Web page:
1820s Beam Engine 'Princess'

Originally potters’ mills were powered by water and very occasionally by wind. Although these mills gave a good service to the industry production was stopped in times of drought and light wind. In addition it was very difficult to control the speed of the mill which gave an inconsistent product and affected the quality and loss rate of the manufactured pottery. The introduction of the steam engine to the pottery industry in the 1770 improved productivity and quality. “Princess” is a double acting condensing rotative beam engine to the design of James Watt. She was purchased second hand and installed when the mill was built in 1856/7. She is thought to have been manufactured by Bateman and Sherratt of Salford, Manchester in the 1820s who were rivals and competitors of the famous Boulton and Watt company in Birmingham.

How 'Princess' Operates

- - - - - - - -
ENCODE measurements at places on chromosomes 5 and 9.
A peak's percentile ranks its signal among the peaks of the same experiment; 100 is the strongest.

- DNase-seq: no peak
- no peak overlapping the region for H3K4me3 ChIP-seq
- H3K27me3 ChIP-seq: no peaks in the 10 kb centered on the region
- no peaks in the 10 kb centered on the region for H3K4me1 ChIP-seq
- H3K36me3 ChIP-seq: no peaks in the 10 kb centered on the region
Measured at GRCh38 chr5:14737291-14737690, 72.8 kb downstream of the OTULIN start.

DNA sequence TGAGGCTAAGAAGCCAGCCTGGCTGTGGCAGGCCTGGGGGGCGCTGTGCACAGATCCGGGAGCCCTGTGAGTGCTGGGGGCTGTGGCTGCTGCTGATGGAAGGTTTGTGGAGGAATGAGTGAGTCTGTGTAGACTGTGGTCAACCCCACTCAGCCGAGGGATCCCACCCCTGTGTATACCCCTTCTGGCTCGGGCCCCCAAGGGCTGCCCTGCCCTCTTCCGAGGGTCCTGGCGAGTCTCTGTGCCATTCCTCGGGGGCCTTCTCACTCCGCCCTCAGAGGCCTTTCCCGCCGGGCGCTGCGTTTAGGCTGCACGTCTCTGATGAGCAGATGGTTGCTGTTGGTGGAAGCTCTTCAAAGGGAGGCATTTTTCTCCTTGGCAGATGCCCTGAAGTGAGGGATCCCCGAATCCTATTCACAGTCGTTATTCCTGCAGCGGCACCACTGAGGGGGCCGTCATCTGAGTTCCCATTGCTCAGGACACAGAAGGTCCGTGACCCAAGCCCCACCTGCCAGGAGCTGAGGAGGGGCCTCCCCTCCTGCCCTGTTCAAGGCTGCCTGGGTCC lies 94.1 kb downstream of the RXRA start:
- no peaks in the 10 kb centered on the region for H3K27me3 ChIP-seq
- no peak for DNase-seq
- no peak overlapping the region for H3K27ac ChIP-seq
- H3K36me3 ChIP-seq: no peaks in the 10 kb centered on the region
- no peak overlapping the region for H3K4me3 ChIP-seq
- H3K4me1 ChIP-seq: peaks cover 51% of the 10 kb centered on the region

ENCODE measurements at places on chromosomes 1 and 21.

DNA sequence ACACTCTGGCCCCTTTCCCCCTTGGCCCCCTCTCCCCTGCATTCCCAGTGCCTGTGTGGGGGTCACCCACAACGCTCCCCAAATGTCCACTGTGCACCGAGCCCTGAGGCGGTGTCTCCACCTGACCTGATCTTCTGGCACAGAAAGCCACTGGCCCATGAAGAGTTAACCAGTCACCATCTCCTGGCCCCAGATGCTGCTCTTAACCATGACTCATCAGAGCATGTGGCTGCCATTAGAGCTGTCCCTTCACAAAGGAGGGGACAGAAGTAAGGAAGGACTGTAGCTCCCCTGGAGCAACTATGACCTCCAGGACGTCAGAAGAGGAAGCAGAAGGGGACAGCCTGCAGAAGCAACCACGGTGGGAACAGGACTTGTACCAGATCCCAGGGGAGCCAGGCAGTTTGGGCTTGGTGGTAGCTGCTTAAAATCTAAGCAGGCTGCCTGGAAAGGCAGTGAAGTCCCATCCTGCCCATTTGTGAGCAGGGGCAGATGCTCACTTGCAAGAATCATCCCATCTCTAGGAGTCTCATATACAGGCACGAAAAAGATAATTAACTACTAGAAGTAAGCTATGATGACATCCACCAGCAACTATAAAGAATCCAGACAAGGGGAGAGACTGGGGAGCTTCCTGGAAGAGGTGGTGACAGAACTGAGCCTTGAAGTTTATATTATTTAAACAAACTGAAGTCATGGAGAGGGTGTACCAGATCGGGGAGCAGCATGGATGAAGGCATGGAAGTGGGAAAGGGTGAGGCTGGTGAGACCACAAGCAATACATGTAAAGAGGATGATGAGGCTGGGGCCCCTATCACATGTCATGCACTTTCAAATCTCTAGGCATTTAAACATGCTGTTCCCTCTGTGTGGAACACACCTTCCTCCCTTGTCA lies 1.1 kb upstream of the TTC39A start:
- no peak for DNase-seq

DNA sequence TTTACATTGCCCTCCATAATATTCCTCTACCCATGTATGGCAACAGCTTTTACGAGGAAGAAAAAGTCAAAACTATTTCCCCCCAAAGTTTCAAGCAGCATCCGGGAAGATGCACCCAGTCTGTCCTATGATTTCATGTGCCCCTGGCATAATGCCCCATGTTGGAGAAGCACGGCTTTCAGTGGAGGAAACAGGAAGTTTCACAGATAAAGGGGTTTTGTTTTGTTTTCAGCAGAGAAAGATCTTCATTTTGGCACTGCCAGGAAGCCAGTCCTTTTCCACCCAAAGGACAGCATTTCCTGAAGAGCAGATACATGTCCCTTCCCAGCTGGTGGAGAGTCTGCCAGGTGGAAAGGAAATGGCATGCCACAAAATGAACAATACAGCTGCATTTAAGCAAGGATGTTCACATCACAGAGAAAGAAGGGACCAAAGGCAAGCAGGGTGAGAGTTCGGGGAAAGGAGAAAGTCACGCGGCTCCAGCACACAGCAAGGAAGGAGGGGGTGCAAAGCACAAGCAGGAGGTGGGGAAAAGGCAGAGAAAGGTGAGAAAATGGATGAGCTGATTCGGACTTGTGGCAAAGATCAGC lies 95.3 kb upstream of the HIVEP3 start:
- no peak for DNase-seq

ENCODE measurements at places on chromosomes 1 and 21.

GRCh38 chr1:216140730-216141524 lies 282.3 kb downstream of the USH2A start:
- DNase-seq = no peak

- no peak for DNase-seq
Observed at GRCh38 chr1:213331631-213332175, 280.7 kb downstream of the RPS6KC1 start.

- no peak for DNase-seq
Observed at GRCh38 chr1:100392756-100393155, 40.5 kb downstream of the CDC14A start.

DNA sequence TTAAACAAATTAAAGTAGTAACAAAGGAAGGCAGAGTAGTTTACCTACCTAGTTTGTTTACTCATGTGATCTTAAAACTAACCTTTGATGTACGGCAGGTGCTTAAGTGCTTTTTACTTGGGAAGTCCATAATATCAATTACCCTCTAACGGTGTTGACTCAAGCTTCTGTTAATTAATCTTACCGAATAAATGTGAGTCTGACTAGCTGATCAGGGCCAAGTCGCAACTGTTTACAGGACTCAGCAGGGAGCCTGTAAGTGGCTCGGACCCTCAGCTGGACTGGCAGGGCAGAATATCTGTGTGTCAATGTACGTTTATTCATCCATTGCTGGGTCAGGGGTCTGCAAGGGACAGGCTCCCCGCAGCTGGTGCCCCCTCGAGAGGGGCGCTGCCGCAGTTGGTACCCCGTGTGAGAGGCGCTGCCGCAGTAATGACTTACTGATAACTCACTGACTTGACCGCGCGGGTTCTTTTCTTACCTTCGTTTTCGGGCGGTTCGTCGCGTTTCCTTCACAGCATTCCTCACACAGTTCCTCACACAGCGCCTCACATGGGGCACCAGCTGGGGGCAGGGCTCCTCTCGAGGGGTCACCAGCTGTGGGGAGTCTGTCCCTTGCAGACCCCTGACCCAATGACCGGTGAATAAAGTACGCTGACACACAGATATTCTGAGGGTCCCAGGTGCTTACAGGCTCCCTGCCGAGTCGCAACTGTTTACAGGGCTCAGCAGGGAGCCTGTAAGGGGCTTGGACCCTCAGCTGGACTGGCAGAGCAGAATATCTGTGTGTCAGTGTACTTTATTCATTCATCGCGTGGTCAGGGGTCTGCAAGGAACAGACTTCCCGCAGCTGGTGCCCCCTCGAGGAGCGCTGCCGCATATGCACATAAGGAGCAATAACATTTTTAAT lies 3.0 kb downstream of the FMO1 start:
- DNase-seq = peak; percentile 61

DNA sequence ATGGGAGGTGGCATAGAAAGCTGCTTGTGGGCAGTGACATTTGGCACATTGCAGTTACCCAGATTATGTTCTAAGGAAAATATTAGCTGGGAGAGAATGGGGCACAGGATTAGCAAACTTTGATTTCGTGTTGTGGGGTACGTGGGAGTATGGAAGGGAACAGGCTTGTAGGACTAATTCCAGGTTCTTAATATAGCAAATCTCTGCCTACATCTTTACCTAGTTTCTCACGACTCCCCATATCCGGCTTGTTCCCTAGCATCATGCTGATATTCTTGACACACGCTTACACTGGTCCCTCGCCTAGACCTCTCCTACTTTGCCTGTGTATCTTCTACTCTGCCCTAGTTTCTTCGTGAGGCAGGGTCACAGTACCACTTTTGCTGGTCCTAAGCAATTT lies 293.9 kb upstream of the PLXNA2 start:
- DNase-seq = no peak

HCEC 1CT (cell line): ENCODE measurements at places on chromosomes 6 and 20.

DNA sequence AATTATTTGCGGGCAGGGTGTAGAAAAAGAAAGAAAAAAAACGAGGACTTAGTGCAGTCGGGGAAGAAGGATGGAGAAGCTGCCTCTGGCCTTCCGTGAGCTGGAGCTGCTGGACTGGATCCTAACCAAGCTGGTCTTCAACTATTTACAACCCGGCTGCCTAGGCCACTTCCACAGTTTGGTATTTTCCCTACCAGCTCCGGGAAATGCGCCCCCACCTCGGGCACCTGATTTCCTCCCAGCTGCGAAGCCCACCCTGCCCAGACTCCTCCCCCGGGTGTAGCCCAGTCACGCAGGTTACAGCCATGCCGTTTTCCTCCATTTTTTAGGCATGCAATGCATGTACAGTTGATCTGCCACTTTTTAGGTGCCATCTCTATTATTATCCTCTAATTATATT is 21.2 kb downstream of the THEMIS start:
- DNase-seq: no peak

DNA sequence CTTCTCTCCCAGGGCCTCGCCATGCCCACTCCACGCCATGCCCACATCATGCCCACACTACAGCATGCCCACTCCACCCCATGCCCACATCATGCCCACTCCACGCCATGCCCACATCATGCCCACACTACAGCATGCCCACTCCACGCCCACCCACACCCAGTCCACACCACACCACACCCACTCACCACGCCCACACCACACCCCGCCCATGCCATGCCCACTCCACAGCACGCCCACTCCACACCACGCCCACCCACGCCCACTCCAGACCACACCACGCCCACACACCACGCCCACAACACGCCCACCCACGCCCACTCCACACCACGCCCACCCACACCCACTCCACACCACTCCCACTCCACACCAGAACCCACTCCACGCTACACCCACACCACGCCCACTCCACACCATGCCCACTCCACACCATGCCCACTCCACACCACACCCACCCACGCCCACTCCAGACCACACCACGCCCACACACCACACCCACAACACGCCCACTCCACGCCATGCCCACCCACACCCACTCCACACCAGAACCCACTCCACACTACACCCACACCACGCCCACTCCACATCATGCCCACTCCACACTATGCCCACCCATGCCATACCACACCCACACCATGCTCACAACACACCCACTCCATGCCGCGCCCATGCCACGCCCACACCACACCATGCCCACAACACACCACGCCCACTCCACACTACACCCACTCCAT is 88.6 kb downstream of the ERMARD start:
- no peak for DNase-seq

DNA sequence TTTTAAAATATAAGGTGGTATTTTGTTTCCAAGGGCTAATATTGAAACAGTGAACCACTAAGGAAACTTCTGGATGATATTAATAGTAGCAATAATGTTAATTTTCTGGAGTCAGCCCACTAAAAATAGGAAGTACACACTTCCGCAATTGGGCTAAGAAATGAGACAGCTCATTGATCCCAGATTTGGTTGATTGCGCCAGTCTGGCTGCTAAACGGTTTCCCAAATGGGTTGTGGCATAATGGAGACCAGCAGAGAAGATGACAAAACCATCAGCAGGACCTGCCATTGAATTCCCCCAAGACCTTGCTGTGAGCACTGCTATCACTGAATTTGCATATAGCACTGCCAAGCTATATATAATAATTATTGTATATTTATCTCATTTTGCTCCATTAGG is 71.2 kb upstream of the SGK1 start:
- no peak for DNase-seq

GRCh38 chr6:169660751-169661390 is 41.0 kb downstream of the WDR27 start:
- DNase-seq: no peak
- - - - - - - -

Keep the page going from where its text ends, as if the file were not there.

Steam enters the single large vertical cylinder through a main steam valve and is directed to one end of the cylinder via valves operated by a rocking shaft beneath the floor which is, in turn, operated by an eccentric from the flywheel axle. The quantity of steam is controlled by the ‘governor’ which keeps the speed consistent.  Exhaust steam is converted to water in a condenser located beneath the floor and cooled by water from the canal. This creates a vacuum in the condenser which is opened to the other side of the cylinder thus the pressure difference between steam pressure on one side and vacuum on the other moves the piston. The valves change over and the process is repeated on the other side of the piston. The two gauges on the wall show the strength of the vacuum and the steam pressure. For the engine to be double acting (pull and push) the  beam must have a solid connection to the piston rod which emerges from the cylinder head through a ‘metallic’ gland packing. The piston rod must travel in a vertical straight line but  the end of the overhead beam, which transmits the power, transcribes an arc as it rocks. This would try to pull the rod backwards and forwards which it cannot be allowed to do. James Watt overcame this problem with his great invention – parallel motion; a trapezoidal connection. At the other end of the beam is the sweep rod which connects via a crank to the axle which carries a flywheel of 20 feet (6.1 metres) in diameter and 10 tons (10.16 tonnes) in weight. The flywheel’s momentum carries the engine over top dead centre and bottom dead centre when the piston is at the end of its stroke and not providing power. The axle extends through the wall into the gear room.